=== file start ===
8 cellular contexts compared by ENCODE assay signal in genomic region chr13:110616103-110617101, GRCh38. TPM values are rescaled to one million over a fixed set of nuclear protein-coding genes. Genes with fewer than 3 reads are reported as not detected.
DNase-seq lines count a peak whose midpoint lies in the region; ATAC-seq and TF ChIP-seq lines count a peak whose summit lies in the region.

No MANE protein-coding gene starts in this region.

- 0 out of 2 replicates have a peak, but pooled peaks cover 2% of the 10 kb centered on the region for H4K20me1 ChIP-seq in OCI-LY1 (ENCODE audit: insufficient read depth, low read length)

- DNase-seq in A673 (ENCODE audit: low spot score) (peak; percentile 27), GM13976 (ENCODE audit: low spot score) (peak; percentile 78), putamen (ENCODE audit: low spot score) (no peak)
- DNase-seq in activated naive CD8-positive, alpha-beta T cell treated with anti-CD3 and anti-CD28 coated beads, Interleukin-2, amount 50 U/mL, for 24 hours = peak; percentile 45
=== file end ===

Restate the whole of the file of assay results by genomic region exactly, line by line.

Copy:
8 cellular contexts compared by ENCODE assay signal in genomic region chr13:110616103-110617101, GRCh38. TPM values are rescaled to one million over a fixed set of nuclear protein-coding genes. Genes with fewer than 3 reads are reported as not detected.
DNase-seq lines count a peak whose midpoint lies in the region; ATAC-seq and TF ChIP-seq lines count a peak whose summit lies in the region.

No MANE protein-coding gene starts in this region.

- 0 out of 2 replicates have a peak, but pooled peaks cover 2% of the 10 kb centered on the region for H4K20me1 ChIP-seq in OCI-LY1 (ENCODE audit: insufficient read depth, low read length)

- DNase-seq in A673 (ENCODE audit: low spot score) (peak; percentile 27), GM13976 (ENCODE audit: low spot score) (peak; percentile 78), putamen (ENCODE audit: low spot score) (no peak)
- DNase-seq in activated naive CD8-positive, alpha-beta T cell treated with anti-CD3 and anti-CD28 coated beads, Interleukin-2, amount 50 U/mL, for 24 hours = peak; percentile 45